Madame Là-bas said…
I have always been une flâneuse but it is more difficult to find a stroll-worthy street in Vancouver than it once was. Delis, non-chain coffee shops, fresh produce, flowers and bookstores make a good browsing street for me. Since you featured your red Blundstones, I have decided that they would suit me well. What a great idea for a magazine!
That's an interesting concept for a magazine. Love those Blundstone boots.
We have s few streets here that would be candidates for Flaneur.
Duchesse said…
une femme: I am sure they are there; Saul says they do not look for pretty, touristy streets but ones with a deep sense of local history- some ugliness is part of the mix.

LPC: Some of the happiest and most vividly memorable days in my life have been spent idly strolling in San Francisco streets. Then, going dancing.

Mme: Mine took about two weeks to break in, so I recommend thick socks till the back heel counters soften.

hostess: I wonder if nearly any city has what they look for, a clear street history (not everything from same era)-what Stewart Brand called "how buildings learn".
Bunny said…
So many ops for this in Boston, particularly the North End. I love walking there.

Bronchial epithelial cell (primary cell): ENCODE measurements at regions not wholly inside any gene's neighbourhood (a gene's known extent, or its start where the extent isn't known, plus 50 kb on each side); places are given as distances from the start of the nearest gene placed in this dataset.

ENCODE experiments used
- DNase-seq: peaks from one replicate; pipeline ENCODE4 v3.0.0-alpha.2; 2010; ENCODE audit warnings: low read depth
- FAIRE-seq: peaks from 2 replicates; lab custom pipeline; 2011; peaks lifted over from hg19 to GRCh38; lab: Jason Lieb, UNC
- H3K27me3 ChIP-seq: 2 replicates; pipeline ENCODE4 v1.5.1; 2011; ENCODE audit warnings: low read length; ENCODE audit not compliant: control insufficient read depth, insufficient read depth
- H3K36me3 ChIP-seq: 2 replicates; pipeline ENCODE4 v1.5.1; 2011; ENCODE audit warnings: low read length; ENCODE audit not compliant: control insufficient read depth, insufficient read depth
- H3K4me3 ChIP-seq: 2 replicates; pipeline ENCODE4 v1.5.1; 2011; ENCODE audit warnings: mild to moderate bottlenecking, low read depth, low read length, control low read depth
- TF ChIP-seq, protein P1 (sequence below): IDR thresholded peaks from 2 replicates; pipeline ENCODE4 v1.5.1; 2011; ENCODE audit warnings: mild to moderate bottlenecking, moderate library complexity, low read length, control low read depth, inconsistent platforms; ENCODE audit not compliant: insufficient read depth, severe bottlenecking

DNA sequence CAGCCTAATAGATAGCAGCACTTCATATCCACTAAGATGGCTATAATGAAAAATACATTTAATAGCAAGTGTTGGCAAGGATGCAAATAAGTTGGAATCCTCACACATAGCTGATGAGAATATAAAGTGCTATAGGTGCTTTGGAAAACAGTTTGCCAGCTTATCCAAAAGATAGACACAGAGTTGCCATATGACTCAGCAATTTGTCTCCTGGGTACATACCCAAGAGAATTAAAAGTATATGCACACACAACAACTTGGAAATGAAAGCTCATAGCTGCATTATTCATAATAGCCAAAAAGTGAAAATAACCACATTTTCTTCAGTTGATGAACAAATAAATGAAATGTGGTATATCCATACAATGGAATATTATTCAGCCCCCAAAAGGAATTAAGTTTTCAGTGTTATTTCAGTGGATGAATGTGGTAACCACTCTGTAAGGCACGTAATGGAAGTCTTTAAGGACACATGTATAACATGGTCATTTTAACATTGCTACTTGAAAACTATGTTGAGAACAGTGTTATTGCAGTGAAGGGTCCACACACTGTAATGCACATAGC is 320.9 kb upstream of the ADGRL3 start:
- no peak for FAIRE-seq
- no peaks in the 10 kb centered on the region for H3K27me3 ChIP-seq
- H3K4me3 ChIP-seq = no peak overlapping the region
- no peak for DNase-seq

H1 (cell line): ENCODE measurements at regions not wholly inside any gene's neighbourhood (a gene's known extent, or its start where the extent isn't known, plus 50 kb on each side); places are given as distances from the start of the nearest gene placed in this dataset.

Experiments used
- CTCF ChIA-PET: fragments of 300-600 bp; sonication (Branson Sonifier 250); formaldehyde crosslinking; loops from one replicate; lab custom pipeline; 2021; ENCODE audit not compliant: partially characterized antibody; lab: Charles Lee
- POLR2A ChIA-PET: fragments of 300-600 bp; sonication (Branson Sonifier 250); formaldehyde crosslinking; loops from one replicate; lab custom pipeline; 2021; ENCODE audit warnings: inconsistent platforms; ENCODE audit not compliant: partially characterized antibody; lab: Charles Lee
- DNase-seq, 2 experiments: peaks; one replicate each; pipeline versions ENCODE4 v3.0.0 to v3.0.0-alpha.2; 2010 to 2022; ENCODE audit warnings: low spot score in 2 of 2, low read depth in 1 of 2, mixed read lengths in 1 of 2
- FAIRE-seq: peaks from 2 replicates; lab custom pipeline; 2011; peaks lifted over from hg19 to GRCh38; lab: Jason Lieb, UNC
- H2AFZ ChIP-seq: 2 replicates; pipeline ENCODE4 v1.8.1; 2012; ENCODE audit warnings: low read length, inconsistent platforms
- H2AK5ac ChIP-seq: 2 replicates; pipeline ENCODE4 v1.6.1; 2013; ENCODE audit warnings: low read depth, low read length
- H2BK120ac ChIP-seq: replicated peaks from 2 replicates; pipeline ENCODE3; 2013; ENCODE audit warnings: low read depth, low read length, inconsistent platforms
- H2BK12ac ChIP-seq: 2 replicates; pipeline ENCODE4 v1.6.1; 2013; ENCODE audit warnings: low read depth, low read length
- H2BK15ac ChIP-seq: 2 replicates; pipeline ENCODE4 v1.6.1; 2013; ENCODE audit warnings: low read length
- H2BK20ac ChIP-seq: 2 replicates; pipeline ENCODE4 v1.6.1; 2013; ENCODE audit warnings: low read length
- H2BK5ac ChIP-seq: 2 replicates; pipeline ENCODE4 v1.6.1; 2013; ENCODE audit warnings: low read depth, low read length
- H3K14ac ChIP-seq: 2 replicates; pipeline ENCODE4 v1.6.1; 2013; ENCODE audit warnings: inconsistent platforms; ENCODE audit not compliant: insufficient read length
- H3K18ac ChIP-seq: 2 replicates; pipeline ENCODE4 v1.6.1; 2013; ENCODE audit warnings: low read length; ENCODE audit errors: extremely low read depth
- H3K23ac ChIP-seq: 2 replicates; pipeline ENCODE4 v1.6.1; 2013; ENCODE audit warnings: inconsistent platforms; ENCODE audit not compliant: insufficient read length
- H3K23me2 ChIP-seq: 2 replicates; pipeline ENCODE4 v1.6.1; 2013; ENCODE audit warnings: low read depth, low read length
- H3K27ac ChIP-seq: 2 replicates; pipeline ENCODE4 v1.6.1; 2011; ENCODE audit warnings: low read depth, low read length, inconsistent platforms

Araminta said…
I love the way in which streets change their character as you walk along them and indeed through time. Your example of Bernard for example is different on each side of the Main (St Laurent Blvd). The Outremont side to the west was always more up-market while to the east in Mile End it was more working families and students. As a student my daughter lived in a draughty apartment on Bernard at Jeanne-Mance and I still have fond memories of the tiny and steamy Brazilian breakfast place close by. She tells me that Mile End is wall-to-wall hipster creative types these days, although the Hasidim are still there, and gentrification is going on apace. To experience its old ambience you have to go north of the tracks to the Petit-Patrie.
Duchesse said…
Arminta: That's where I live, La Petite-Patrie.

The flâneur seeks experience the ever-changing life around him or her. That's why "choclately-boxy" prettiness is not chosen by Flaneur magazine. What fascinated me was what Saul said about choice of streets- the magazine looks for an ordinariness, not a Disneyfied, sparkling streetscape. I remember Bernard in the early '70s, my then-husband and I were kindly given free lodging by an organization that put us up in its basement, near Parc and Bernard. We went into a little restaurant (Polish?) to eat; the waitress took a look at him and brought a huge plate of black bread and butter. She said, "You're a big boy, you need to eat."

The present population mix in Mile End results in some of the strange juxtapositions of passers-by!
Mardel said…
That sounds fascinating. I love walking streets in cities, and the prettier and more tourist-oriented streets are never best. It is wonderful when you find a sense of history and location and life as it is lived and has been. I'd like to be out walking and I need a new parka. That one is on my list and it is one of my favorite colors at Patagonia this year.